According to collegesanduniversitiesinusa, the awarding of the Nobel Prize for Literature to Orhan Pamuk (b.1952) in 2006, the participation of Turkey as a guest country at the Buchmesse in Frankfurt in 2008 and at the Book Fair in London in 2013 and the start, in 2005, of TEDA, a project of the Turkish government aimed at subsidizing the translation of artistic and literary works, have relaunched and sealed the great vivacity and renewed dynamism of Turkish literature in recent years. It seems to have, at least in part, escaped its marginal condition and the exponential growth of translations reveals, not without some contradictions, the growing interest that the works of Turkish authors are now arousing also abroad.
After about two decades of controversial debates aimed at promoting a more critical approach to Kemalism and early republican history, the tendency to recover, through the literary text, the relationship with the blurred Ottoman heritage and to explore the thorny events of the past has been further consolidated. more recent Turkish, offering new interpretations that intend to reflect the rich identity pluralism of the country. Issues such as political authoritarianism, failure to recognize the human rights of ethnic, religious and gender minorities, conflicts between the secular and Islamic component of the country – represented primarily by the AKP (Adalet ve Kalkınma Partisi, Party for Justice and Development), a party that has dominated the political scene since 2002 – the long-standing war between the Turkish army and the Kurdish separatists, the unresolved tension between the center and the periphery and, finally, the sudden transformations and the disruptive gentrification of urban centers – and of İstanbul in particular – with its corollary of hidden poverty, alienation and marginalization, have burst into the plots of the novels. Authors already established in previous decades and new emerging writers observe and narrate this complex sociocultural situation mostly through the prism of intimate and individual stories and using very heterogeneous writing styles.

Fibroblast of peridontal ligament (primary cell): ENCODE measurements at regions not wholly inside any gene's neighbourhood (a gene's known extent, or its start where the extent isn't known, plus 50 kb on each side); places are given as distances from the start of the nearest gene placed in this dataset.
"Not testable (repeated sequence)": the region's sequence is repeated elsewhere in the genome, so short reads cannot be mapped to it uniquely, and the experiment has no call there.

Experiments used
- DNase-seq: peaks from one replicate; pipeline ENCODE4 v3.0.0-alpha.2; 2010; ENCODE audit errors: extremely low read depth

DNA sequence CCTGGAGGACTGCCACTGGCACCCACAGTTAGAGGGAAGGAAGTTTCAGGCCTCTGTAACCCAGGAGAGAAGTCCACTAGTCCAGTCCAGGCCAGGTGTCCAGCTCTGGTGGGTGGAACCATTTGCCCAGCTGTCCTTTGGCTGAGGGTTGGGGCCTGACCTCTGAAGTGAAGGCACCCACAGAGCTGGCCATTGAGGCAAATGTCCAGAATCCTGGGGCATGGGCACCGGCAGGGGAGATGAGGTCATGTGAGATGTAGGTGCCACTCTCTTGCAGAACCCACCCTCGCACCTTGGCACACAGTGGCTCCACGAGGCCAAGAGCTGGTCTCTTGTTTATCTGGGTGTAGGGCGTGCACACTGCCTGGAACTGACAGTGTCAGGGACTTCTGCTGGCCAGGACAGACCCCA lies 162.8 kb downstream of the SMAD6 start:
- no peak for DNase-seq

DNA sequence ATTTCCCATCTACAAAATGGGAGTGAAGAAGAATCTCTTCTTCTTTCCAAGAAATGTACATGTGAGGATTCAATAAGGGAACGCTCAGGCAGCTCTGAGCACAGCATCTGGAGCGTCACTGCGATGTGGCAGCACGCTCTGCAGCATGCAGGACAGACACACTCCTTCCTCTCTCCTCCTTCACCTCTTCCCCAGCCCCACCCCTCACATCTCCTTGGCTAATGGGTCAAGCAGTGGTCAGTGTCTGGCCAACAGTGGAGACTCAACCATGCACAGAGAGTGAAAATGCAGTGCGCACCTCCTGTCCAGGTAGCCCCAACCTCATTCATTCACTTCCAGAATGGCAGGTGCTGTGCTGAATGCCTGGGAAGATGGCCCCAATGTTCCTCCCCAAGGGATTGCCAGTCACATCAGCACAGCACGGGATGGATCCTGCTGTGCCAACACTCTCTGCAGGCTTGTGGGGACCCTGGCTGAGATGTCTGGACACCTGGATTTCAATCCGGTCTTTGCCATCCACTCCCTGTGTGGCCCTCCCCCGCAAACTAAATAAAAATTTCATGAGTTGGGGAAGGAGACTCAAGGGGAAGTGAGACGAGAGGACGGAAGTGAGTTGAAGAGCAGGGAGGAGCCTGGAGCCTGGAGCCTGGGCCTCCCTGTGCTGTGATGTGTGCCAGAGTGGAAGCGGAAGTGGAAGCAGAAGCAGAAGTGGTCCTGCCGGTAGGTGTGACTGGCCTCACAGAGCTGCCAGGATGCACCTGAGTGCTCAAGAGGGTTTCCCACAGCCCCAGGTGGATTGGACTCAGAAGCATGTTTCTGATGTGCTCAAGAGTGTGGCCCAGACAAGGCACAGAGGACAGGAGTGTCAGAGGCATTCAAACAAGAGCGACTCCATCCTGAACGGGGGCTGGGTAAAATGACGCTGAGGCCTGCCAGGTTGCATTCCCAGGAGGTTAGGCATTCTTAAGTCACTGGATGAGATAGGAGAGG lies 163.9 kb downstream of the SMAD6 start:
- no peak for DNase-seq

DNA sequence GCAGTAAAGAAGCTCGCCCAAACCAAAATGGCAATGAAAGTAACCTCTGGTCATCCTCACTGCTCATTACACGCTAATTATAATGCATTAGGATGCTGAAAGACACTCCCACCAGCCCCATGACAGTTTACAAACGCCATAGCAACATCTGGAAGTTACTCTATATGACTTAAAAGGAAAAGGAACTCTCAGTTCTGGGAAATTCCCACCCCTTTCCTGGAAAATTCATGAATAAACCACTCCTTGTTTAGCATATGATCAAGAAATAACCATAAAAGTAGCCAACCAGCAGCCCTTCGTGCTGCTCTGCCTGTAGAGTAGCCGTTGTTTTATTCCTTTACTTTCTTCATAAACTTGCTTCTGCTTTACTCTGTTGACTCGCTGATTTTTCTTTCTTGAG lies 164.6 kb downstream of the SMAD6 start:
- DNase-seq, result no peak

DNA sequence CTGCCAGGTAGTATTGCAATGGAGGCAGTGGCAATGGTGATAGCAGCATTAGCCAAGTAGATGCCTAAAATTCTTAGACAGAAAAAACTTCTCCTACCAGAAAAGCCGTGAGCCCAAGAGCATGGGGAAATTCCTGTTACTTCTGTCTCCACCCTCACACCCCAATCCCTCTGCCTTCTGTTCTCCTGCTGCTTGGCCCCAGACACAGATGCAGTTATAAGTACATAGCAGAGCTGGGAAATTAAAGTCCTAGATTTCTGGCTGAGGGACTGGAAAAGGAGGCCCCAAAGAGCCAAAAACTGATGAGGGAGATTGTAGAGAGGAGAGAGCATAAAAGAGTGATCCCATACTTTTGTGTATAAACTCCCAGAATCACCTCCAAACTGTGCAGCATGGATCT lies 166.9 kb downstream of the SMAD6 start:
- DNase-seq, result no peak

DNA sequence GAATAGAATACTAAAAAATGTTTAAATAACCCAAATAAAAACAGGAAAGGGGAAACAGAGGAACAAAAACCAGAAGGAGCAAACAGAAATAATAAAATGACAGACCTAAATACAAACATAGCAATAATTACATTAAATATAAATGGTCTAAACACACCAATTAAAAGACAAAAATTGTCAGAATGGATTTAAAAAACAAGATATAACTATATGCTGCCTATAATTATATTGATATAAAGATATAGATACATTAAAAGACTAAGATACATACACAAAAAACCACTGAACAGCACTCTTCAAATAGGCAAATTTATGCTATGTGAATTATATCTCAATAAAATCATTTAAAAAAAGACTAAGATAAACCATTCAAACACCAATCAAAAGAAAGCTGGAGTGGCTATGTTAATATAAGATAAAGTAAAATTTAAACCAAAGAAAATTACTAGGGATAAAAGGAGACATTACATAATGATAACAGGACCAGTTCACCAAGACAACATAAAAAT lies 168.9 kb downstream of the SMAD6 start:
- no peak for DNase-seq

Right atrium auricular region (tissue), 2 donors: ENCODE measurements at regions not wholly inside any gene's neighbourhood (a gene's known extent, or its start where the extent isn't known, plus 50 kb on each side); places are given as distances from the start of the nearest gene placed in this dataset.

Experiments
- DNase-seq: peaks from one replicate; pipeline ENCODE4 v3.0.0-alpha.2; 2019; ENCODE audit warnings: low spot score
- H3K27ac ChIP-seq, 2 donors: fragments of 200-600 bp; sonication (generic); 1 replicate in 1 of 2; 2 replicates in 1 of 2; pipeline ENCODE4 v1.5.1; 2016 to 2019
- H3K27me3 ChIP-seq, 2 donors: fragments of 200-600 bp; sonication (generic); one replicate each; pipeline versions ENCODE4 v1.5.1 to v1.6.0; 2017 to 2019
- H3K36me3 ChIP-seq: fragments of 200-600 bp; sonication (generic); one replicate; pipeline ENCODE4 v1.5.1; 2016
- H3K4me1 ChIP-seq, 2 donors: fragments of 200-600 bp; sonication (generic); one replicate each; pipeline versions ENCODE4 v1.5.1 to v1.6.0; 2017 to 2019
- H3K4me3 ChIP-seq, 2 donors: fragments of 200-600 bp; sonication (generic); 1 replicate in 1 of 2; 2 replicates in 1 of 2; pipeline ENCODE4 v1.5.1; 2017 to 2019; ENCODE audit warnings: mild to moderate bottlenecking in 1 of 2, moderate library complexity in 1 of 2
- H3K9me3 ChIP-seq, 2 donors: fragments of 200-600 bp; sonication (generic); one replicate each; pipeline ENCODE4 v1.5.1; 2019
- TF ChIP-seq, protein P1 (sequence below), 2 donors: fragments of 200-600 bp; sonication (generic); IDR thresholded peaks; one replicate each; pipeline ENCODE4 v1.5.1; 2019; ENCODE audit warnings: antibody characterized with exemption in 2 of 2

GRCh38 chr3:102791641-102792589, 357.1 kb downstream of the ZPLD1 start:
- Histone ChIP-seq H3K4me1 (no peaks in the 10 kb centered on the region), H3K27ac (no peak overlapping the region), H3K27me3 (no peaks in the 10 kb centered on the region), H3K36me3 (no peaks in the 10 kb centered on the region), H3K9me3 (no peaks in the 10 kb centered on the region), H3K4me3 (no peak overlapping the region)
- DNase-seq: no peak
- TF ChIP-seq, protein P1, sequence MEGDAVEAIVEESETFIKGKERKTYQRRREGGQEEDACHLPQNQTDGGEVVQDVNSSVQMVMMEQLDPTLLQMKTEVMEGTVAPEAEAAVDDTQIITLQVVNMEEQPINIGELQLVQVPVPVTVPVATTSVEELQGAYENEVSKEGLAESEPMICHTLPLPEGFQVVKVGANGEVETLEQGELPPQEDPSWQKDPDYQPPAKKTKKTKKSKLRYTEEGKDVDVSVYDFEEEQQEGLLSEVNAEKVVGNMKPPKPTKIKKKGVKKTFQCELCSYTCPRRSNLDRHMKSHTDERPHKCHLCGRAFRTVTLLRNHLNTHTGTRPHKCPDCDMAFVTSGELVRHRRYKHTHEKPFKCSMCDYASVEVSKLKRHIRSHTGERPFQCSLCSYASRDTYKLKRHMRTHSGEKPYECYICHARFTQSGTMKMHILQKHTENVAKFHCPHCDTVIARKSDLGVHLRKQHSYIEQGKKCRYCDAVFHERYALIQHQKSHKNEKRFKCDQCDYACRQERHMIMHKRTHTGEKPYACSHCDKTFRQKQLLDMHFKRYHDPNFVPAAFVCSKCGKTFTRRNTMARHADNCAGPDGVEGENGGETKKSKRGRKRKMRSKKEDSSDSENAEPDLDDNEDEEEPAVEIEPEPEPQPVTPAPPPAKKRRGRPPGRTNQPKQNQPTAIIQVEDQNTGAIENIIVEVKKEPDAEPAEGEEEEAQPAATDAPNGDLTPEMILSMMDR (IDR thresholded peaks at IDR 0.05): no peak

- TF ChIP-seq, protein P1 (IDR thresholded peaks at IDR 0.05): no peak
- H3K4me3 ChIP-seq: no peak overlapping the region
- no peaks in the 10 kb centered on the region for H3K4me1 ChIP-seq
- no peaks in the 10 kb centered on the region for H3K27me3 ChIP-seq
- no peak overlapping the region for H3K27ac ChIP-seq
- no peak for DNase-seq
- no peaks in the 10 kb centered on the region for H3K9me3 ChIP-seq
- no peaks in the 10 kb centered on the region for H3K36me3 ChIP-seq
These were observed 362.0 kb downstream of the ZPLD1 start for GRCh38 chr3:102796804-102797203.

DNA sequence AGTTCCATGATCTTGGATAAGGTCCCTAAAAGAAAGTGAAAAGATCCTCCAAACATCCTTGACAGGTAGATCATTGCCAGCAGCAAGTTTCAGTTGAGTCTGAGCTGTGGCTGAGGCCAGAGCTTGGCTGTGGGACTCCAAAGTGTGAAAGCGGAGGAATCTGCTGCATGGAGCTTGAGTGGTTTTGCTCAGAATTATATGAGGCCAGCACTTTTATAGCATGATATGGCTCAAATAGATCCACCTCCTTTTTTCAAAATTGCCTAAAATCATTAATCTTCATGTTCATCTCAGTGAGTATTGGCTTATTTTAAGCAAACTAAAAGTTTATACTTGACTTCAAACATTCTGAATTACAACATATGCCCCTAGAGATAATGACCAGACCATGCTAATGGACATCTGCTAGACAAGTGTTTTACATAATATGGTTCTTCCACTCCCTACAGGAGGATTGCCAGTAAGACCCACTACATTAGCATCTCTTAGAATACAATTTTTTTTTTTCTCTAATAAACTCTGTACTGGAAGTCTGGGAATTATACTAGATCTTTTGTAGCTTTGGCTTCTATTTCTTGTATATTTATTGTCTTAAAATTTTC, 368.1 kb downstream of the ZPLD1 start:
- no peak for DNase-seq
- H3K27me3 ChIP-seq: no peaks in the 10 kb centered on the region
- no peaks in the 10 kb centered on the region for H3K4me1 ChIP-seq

Among the well-known authors who continue to receive acclaim, İhsan Oktay Anar (b.1960) deserves a special mention, whose fame was consolidated with the publication of the novels Suskunlar (2007, I taciturns) and Yedinci Gün (2012, Il seventh day) in which he blends historical elements, traditional narration and postmodern literary strategies; Ha-san Ali Toptaş (b.1958), who in his latest poignant novel Heba (2013, Perdita) tells of the continuous escape attempts of the protagonist Ziya, analyzing, against the light, also the thorny problem of the Kurdish question and military service compulsory; the hugely popular Elif Şafak (b. 1971), whose latest novel Ustam ve Ben (2013; trans. it. The city on the edge of the sky, 2014) proposes an Ottoman setting; and the writer and journalist Perihan Mağden (b. 1960), who, even in her latest novels, continues to relate contemporary Turkish society in a lashing way, and often through stories of violated childhoods.
Alongside them there is a new generation of writers who offer an equally insightful look at Turkey and its many conflicts. Among others Behçet Çelik (b.1968), Alper Canıgüz (b.1969), Hakan Akdoğan (b.1971), Murat Uyurkulak (b.1972), award-winning Faruk Duman (b.1974), Hakan Günday (b. 1976), whose acclaimed novel Az (2011) was translated into Italian under the title A with Zeta (2015), Kurdish activist exiled to Switzerland Haydar Karataş (b. 1973), who attracted attention with his two novels on the Dersim revolt of 1938, and Burhan Sönmez (b. 1965), who arrived in Italy with his second novel on memory and exile entitled Masumlar (2011; trad. it. The innocents, 2014).
The authors of the so-called Turkish noir deserve a separate mention, of which the prolific writer Ahmet Ümit (b. 1960) is considered the precursor. Other important exponents of this genre are Esmahan Aykol (b.1970), also known in Italy, Mehmet Murat Somer (b.1959), creator of a successful series of novels starring an eccentric transgender detective, of which in Italian they are translated Peygamber Cinayetleri: Bir Hop-Çiki-Yaya Polisiyesi (2003; trans. it. The assassins of the Prophet, 2010) and Buse Cinayeti: Bir Hop-Çiki-Yaya Polisiyesi (2003; trans. it. Scandalous murder in Istanbul, 2009) and, more recently, Emrah Serbes (b. 1981), whose novels set in Ankara feature Behzat Ç., A disenchanted detective. Serbes’ latest novel, Deliduman (2014, Fumopazzo), has also aroused much interest, in which the 2013 Gezi Park uprising is told through the eyes of a seventeen-year-old young man.
Among the most recent female voices that have come to the attention of the public and critics are the award-winning Sibel Kayalı Türker (b.1968), Hatice Meryem (b.1968), who stands out for her witty prose, Nermin Yıldırım, (b. 1980), Çiler İlhan (b. 1972) and Birgül Oğuz (b. 1981), the latter authors respectively of Sürgün (2010; trans. It. Exile, 2014) and Hah (2012, Aha), two collections of fictional short stories that won the European Union prize for literature respectively in 2011 and 2014. All these authors demonstrate how, although female writing has not lost its specificity and a certain inclination for the story short and female characters, it is oriented rather to propose an unprecedented look at the surrounding reality beyond the tight logic of belonging to gender.